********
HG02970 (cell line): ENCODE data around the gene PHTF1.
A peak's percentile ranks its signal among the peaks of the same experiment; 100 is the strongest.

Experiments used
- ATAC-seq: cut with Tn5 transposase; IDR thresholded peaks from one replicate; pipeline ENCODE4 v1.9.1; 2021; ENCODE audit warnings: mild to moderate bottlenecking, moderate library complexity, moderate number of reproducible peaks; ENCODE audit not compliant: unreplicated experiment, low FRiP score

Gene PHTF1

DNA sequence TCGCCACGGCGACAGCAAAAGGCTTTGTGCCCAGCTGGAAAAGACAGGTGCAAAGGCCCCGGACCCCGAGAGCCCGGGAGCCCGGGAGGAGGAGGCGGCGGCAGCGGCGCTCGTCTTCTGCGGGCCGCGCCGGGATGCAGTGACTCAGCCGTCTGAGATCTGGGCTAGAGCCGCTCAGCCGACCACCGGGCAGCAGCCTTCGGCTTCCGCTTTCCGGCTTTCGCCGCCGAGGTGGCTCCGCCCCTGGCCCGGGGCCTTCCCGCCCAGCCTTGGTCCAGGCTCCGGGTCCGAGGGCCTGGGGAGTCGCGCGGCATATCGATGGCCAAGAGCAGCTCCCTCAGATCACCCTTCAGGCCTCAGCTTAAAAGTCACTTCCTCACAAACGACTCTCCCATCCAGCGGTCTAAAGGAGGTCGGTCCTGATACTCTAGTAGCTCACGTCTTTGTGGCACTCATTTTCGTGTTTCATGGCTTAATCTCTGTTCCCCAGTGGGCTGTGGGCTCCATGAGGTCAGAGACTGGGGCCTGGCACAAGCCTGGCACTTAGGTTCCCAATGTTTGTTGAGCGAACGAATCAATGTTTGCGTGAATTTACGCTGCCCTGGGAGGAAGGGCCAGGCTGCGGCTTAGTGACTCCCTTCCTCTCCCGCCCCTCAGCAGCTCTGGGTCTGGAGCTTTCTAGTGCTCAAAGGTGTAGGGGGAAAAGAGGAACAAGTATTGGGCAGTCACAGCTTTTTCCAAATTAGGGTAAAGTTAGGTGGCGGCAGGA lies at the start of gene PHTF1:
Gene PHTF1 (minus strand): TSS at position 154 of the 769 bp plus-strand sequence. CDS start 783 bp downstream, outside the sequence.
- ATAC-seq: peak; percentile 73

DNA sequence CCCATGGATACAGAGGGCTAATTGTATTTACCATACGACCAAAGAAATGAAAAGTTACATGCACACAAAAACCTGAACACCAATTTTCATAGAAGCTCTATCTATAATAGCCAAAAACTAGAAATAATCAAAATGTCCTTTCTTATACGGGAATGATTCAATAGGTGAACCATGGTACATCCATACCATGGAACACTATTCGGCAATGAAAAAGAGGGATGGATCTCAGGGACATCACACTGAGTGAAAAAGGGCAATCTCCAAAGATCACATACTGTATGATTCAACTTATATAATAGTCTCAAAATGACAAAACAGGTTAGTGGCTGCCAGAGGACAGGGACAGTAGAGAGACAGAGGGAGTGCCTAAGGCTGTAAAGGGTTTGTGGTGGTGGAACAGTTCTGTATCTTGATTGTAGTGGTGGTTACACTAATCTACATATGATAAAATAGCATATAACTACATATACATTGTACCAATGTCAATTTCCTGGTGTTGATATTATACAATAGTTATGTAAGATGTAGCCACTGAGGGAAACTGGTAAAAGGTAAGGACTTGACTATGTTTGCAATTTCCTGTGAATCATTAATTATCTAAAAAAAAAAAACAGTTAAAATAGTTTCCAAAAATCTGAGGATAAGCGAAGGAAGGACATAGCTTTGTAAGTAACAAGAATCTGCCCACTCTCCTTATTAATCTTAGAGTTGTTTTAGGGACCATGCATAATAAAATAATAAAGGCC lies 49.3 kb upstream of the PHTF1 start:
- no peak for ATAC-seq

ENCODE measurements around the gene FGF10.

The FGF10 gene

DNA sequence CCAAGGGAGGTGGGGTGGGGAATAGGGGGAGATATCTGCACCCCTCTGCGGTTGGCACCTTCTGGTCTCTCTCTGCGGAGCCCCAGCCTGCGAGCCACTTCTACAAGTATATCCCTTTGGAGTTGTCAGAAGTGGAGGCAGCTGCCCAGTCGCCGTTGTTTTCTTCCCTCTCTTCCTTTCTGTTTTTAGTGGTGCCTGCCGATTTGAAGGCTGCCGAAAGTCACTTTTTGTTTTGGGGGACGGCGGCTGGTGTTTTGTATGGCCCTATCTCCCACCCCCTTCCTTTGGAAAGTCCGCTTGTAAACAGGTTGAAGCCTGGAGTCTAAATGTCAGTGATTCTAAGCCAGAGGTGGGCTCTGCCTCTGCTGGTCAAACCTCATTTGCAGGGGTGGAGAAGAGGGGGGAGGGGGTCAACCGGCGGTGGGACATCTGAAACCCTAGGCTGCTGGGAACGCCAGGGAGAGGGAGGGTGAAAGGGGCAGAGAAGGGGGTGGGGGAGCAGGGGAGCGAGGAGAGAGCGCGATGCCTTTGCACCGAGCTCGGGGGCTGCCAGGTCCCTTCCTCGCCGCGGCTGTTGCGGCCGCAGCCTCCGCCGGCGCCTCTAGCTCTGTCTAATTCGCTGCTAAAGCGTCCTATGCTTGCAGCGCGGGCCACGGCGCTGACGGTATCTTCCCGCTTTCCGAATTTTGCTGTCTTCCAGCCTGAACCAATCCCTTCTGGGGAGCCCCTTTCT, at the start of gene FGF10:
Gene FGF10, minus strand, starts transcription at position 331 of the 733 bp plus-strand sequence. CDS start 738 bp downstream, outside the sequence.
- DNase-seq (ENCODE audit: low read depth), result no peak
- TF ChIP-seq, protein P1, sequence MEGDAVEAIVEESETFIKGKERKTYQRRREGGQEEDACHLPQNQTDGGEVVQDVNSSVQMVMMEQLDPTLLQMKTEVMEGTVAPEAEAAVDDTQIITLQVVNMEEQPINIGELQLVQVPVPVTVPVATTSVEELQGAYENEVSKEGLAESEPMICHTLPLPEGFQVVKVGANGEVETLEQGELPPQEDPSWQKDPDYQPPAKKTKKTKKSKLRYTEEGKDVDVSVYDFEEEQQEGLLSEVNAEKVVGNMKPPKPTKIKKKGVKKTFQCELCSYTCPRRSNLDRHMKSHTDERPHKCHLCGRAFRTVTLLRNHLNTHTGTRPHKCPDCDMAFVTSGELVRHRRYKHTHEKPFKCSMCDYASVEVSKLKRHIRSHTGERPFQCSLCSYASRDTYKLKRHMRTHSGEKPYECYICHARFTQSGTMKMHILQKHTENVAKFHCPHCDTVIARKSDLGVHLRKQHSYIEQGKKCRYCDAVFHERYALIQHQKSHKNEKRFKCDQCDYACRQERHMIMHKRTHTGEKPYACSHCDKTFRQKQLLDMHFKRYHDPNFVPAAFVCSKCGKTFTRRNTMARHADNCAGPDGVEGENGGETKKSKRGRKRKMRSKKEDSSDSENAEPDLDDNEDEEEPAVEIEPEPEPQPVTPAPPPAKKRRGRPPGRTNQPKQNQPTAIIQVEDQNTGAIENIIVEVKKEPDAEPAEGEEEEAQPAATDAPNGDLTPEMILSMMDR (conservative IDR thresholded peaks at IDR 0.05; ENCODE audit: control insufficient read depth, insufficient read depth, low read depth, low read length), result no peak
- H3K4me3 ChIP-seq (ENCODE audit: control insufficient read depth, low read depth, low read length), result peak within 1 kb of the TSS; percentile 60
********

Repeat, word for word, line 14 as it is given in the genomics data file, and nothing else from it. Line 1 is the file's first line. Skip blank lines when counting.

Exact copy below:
Gene FGF10, minus strand, starts transcription at position 331 of the 733 bp plus-strand sequence. CDS start 738 bp downstream, outside the sequence.